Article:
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Sunday, 26 February 2017

Listen to Him

1. Introduction

The problem with having two thousand years of Christian history behind us is that we don't always appreciate the significance of the stories about Jesus that we hear so regularly each year.
I'm thinking particularly of this story of the Transfiguration,
because it is so easy for it to slide over our heads and mean nothing to us.
It's not like Christmas, when we celebrate God's having come to earth as a human baby.
It's not like Easter,
when we celebrate Jesus' death and resurrection, with their obvious consequences for us today.
It's not even like the Ascension,
when we celebrate Jesus' going to glory,
so that the Holy Spirit can be sent upon us.

Does this story actually mean anything at all to us today?

2. The Story of the Transfiguration

Jesus had gone up the mountain,
with his three closest friends,
Peter, James and John.
And suddenly something happened to him,
and he looked quite different,
was dressed in white,
and was chatting to two figures who, we are told,
were Moses and Elijah.
What I am not at all sure is how they knew they were Moses and Elijah –
it's not, after all, very probable that they had their names printed on their T-shirts.
I suppose either they were heard to introduce themselves,
or Jesus knew who they were and said "Hullo Moses, hullo Elijah!"
Anyway, at first the three friends think they are dreaming,
because they were half-asleep anyway,
but then they realise they aren't.
And Peter, getting a bit over-excited,
as he tended to in those days, babbles on about building shelters for the three men, and so on and so forth.
He didn't really, we are told, know what he was saying;
he was just so excited that he wanted to prolong the moment,
go on being there,
keep it going.
Perhaps, too, he felt the need to say something to reassure himself that he was still there.

And then the cloud comes down;
they can't see a thing,
not Moses,
nor Elijah,
nor nothing.
And they are scared, and cold,
the way you are up a mountain when the clouds come down.
And then, the voice that comes out of the cloud:
“This is my own dear Son, with whom I am pleased—listen to him!”
And they couldn't see Moses or Elijah any more, only Jesus.

“This is my own dear Son, with whom I am pleased—listen to him!”
It wasn't Moses they were to listen to,
and it wasn't Elijah.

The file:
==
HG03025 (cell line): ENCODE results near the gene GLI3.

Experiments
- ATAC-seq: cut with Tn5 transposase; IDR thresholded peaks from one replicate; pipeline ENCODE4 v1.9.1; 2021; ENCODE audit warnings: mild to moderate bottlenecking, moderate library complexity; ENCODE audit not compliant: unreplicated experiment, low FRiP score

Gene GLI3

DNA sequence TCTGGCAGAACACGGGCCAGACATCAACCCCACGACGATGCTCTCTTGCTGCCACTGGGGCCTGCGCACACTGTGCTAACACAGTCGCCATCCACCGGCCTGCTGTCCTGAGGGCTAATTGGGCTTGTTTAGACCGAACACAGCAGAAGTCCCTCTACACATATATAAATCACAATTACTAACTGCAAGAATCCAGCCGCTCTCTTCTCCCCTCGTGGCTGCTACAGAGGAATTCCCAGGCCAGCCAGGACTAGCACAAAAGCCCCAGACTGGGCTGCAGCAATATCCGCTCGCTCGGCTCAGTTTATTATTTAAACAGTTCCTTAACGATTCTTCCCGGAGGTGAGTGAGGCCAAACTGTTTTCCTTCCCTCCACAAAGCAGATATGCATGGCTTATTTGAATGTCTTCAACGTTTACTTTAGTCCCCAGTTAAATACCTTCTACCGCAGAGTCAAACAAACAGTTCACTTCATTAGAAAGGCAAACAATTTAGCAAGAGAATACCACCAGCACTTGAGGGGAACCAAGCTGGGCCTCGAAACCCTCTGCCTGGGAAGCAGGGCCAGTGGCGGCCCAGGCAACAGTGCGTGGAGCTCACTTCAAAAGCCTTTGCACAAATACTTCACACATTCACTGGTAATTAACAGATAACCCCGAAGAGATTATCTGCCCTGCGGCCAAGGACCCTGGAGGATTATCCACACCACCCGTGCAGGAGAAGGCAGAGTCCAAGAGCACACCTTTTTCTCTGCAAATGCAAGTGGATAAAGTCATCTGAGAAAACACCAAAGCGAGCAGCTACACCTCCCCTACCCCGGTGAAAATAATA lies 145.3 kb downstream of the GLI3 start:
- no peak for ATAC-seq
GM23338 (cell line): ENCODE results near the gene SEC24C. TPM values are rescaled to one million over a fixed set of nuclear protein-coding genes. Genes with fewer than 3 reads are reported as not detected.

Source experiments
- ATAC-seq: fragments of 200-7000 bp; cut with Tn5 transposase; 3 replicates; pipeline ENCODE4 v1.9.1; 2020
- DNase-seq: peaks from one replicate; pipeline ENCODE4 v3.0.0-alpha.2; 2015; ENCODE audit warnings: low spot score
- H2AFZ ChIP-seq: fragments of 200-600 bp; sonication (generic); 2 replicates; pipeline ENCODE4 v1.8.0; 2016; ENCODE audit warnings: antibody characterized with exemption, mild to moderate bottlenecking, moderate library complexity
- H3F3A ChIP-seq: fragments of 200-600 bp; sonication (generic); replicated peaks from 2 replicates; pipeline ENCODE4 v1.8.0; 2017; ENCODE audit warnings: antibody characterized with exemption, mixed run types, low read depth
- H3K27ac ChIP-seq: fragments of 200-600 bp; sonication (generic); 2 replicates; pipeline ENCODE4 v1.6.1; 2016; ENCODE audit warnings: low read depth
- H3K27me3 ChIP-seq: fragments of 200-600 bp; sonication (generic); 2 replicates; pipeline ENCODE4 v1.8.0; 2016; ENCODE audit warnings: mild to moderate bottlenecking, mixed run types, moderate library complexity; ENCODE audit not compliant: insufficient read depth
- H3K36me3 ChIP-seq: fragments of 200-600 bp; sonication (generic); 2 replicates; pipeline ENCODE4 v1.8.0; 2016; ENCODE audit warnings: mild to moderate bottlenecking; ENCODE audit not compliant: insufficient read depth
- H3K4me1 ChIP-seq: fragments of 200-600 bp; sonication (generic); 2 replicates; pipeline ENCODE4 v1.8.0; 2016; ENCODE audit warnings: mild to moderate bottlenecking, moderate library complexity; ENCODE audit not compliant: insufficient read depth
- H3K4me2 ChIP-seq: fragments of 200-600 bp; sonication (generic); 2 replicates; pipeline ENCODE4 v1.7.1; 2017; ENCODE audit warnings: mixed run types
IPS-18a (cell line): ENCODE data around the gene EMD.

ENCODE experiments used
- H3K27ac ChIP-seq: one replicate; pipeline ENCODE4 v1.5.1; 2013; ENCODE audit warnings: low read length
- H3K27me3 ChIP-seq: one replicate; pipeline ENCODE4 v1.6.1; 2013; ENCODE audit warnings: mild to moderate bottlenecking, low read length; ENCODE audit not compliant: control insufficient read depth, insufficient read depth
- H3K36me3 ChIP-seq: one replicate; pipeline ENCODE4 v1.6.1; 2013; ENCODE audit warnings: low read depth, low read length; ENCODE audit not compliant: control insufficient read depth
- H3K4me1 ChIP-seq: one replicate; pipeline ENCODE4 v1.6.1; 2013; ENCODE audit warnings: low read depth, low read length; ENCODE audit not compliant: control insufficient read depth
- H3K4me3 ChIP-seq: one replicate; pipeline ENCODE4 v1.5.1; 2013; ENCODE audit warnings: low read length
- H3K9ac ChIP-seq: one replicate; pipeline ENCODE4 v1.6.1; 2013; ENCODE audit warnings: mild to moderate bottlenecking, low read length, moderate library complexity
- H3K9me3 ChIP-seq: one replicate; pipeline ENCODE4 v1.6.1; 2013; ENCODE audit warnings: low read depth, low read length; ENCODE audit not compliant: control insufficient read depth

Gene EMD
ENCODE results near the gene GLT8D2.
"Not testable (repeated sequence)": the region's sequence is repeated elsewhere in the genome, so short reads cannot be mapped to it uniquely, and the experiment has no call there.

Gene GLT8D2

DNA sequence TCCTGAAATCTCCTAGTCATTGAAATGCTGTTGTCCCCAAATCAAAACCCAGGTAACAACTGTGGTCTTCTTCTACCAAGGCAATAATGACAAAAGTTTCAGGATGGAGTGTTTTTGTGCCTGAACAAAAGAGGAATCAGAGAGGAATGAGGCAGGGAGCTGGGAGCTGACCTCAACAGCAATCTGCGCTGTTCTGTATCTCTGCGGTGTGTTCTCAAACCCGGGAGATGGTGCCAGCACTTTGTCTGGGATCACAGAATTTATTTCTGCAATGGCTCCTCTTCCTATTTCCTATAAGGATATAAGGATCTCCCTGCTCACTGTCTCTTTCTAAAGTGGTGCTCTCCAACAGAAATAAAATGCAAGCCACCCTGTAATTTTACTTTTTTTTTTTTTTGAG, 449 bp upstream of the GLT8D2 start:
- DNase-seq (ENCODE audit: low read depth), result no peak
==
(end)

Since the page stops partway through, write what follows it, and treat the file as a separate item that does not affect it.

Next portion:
It was Jesus.
Now, for us, that makes a great deal of sense;
we are quite accustomed to knowing that Jesus is far greater than Elijah or Moses.
But for Peter, James and John –
and, perhaps, for Jesus Himself –
it was far otherwise.
They had grown up being taught that Moses and Elijah were the greatest historical figures there were.
Moses, in their hagiography, represented the Law,
the very foundation of their relationship with God.
And Elijah represented the prophets,
those men and women of old who had walked with God and who had told forth God's message to the world,
whether or not the world would listen.
There really could be no people greater than Moses or Elijah.
No wonder they didn't say anything to anybody until many years later, when it became clearer exactly Who Jesus is.

Because they'd been told not to listen to Moses,
not to listen to Elijah,
but to listen to Jesus.

Well, that's all very well, but we know that.
It doesn't mean anything to us today,
so why do we remember it?
Well, sometimes I actually wonder whether we do remember to listen only to Jesus.
It's not that we don't mean to, but we get distracted.
And I think sometimes we find ourselves listening to Moses, or to Elijah.

3. Not Moses

If Moses represents the Law, then I think we listen to Moses a great deal more than we mean to!
We know, in our heads, that what matters isn't how well we keep the various rules and regulations we impose upon ourselves,
but whether we are walking with Jesus.
But sometimes we act as though what we do matters more!
As if whether or not we pray, or how we do it, was more important.
As if the various restrictions we impose on ourselves were more important.
As if whether or not we read the Bible every day, were more important.
But what really matters is our walk with Jesus.
If we are walking with Jesus, then we are His people,
and that fact matters far more than the various ways we may try to express that walk.

And sometimes –
I am a bit hesitant to say this, in fear you misunderstand me –
sometimes we even put the Bible in place of Jesus.
It's an easy mistake to make, because after all,
we do sometimes call the Bible the Word of God.
But it's actually clear from the Bible that Jesus is the Word of God.